From Feta Pasta to “Fake Chicken” - TikTok’s biggest food trends - Dexerto
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From Feta Pasta to “Fake Chicken” – TikTok’s biggest food trends

Published: 27/Feb/2021 18:15

by Charlotte Colombo

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Culinary enthusiasts have really had their moment this February, as TikTok has been full of wannabe chefs giving their own spin on dishes such as feta pasta and a vegan chicken substitute: two incredibly simple viral recipes.

As most of the world continues to be some kind of lockdown, a lot of us have taken to the kitchen as a way to pass the time and maybe learn a few culinary skills in the process.

Naturally, as we share every step of this process on TikTok, a few novice-friendly recipes like feta pasta and vegan chicken have taken the internet by storm, with popstar Lizzo even trying her hand at the viral pasta dish. As the foodies continue to dominate TikTok, here’s everything you need to know about the viral food sensations.

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What is feta pasta?

If you’re active on TikTok, you are almost guaranteed to see dozens of variations of this popular dish popping up on your feed. With the tag ‘feta pasta’ having over 635 million views on the app, it is clear that everyone wants in on the trend.

The specific recipe that has TikTok on tenterhooks comes from Finnish blogger Jenny Hayran. The recipe, which is called “Uunifetapasta” – the Finnish word for “oven-baked pasta” – was first posted 2019. At the time, the dish was so popular in Finland that grocery stores in the country faced a national feta cheese shortage.

@mediterraneandiet

Greeks have been baking their feta forever. Baked Feta Pasta Greek style! #food #mediterraneandiet #greekfood #feta #pasta #bakedfeta #foodtiktok

♬ Misirlou – Cheach Billin

It’s easy to see why the recipe is so popular among TikToker users: it’s incredibly simple. Cover a block of feta cheese and cherry tomatoes with olive oil, season them with salt and pepper and bake until the feta melts and tomato bursts. Then, just add your favorite pasta and throw in some seasonings like basil.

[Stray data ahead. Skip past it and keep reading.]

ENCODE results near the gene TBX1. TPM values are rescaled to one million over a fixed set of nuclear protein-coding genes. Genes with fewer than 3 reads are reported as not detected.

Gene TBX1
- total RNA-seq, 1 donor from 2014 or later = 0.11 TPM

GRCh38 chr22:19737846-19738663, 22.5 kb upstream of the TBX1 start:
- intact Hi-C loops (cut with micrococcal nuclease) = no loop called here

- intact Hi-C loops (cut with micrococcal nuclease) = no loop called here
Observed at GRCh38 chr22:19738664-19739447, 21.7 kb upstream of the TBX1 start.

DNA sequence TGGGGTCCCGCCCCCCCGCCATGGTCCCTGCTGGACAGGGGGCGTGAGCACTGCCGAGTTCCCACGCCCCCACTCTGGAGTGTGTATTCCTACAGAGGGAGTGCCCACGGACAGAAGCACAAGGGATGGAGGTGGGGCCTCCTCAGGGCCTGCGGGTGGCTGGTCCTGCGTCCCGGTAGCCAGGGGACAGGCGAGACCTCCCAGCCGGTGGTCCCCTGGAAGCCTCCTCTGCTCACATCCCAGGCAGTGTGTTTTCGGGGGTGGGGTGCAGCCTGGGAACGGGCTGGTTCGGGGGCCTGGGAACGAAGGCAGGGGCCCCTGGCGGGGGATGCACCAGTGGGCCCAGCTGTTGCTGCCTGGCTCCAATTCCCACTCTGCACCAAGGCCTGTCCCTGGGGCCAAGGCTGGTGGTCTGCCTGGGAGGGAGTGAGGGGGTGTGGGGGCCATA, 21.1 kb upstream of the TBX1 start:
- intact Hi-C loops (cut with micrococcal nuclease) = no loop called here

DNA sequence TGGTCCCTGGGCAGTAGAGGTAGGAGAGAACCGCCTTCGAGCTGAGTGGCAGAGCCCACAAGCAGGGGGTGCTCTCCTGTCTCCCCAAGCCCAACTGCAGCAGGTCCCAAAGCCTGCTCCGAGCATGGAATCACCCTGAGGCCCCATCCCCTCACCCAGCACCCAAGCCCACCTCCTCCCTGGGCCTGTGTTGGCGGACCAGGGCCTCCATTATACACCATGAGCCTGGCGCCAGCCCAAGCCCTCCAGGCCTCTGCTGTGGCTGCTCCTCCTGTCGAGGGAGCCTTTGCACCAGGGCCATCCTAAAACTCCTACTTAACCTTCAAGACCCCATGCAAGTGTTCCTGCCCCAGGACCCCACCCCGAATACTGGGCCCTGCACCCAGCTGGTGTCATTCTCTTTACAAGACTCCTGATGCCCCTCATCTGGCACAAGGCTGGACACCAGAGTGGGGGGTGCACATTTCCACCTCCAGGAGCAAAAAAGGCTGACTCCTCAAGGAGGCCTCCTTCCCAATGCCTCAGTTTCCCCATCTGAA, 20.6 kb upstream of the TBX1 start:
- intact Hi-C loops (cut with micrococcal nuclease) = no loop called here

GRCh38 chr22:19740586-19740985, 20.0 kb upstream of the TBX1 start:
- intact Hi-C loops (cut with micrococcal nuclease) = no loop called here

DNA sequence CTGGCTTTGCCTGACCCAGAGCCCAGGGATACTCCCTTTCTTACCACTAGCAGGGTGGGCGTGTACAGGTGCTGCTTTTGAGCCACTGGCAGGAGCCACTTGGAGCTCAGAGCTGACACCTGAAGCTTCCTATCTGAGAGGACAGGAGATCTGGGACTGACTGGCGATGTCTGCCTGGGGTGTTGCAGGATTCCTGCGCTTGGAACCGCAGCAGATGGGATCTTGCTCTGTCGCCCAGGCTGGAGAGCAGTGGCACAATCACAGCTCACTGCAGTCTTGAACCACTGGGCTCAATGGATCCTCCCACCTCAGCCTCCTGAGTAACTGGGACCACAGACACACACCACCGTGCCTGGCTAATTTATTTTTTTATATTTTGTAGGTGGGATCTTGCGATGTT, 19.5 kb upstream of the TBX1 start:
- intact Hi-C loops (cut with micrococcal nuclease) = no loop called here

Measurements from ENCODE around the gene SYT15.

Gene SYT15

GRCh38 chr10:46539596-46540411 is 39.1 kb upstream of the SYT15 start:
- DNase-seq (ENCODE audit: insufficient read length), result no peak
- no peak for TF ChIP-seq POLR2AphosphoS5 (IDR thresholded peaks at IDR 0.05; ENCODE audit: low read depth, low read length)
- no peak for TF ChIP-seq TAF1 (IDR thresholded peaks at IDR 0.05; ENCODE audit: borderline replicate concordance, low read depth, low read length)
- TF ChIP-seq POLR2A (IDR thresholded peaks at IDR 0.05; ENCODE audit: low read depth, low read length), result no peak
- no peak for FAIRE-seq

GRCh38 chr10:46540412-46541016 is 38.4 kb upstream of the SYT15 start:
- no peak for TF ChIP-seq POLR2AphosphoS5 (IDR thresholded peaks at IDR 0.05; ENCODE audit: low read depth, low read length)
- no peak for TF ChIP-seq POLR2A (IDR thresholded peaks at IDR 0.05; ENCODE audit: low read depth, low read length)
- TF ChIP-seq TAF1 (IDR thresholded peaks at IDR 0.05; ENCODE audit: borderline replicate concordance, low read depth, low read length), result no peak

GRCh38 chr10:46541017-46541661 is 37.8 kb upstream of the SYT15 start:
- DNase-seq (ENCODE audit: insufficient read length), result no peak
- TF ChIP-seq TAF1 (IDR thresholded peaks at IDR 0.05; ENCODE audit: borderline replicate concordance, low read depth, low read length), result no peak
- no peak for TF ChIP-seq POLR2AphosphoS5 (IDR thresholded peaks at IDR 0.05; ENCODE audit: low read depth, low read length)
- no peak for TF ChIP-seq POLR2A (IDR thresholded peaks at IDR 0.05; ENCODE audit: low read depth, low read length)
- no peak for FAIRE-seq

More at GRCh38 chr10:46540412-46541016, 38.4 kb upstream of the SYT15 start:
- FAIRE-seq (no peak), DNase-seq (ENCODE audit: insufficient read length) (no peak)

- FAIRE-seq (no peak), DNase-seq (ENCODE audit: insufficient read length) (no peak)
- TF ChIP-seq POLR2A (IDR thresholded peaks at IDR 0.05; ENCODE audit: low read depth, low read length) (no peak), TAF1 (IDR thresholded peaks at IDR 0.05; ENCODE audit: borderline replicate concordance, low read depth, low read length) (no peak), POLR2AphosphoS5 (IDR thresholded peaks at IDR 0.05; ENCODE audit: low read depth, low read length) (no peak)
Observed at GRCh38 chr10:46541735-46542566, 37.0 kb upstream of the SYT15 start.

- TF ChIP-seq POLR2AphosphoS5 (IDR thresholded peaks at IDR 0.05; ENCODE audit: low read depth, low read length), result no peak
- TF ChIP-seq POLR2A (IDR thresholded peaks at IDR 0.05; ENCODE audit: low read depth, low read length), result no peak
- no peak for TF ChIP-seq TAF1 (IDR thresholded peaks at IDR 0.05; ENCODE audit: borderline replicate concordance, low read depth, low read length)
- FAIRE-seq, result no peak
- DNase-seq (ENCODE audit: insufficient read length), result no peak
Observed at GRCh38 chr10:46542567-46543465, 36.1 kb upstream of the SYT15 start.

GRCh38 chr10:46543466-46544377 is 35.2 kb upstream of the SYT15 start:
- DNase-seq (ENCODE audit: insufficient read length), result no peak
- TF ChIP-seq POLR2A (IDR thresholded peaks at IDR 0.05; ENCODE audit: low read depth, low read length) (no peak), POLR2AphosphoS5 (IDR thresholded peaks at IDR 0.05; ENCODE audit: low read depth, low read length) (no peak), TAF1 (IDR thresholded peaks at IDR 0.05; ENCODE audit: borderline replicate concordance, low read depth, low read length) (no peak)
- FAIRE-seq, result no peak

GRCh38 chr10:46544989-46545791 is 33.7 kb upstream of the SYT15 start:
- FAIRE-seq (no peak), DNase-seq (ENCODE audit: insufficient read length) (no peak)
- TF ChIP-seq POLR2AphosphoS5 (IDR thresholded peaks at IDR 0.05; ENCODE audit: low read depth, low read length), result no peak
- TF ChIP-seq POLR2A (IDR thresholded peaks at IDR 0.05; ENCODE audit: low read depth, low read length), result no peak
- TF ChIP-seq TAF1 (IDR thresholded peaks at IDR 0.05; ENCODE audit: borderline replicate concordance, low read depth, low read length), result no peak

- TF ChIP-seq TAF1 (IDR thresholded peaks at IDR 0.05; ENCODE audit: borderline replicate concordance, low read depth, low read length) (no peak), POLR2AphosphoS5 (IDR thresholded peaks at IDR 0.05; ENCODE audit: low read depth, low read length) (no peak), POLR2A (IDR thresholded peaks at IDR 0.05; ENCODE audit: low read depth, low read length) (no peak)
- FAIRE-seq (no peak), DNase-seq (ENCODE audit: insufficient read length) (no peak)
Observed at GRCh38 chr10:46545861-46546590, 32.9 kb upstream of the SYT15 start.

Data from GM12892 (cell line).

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Consequently, there are hundreds of users trying the recipe for themselves, wanting to see what the buzz is about while other more experienced cooks have taken to adding their own variations to the dish.

One especially divisive recipe, which was uploaded by TikTok account The Hunger Diaries, involved adding strawberries to the mix.

@thehungerdiaries

Baked #fetapasta with #strawberries ! 🍓 Can’t believe how well this turned out. #bakedfetapasta #feta #easyrecipe #foodtiktok #foryou #fyp #foodie

♬ original sound – The Hunger Diaries

Users reacted with horror in the comments, with one TikTok account calling it a “crime”, while another said: “Y’all are getting too brave with this pasta mess.”

Other variations to the dish, which went down a lot better with TikTok users include pesto, olives, and goat’s cheese.

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What is “vegan chicken”?

Meat substitutes such as tofu are commonplace in any vegan diet, but a lot of TikTokers have become puzzled by a new chicken substitute, which TikTok user @fakelettuce demonstrated can be made with just flour and water.

In the video, he demonstrated how after mixing flour and water into a bowl, you knead it and then leave it to rest for an hour.

Then, it’s just a matter of kneading it again with more water, draining it, adding herbs and spices, and then after leaving it to sit for a little bit, frying it in a pan with vegetable stock.

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@futurelettuce

2-ingredient chicken replacement 🌱✨ #washedflour #wtfmethod #veganrecipes #vegantiktok #foodtiktok #foryou #fyp

♬ original sound – 🗿

Since the video was uploaded on 20 February, it has received 1.8 million views and nearly 36k likes. Although a lot of TikTok users expressed confusion at how he could turn flour and water into “chicken” – with one commenter calling the user “magic man” – it has nonetheless soared in popularity on the app, with the tags “vegan chicken” and “fake chicken” having 5.3 million and 2 million views respectively.

The interesting thing about this recipe is that it isn’t actually that new – it comes from a Chinese tradition called “seitan”, which involves turning wheat into protein.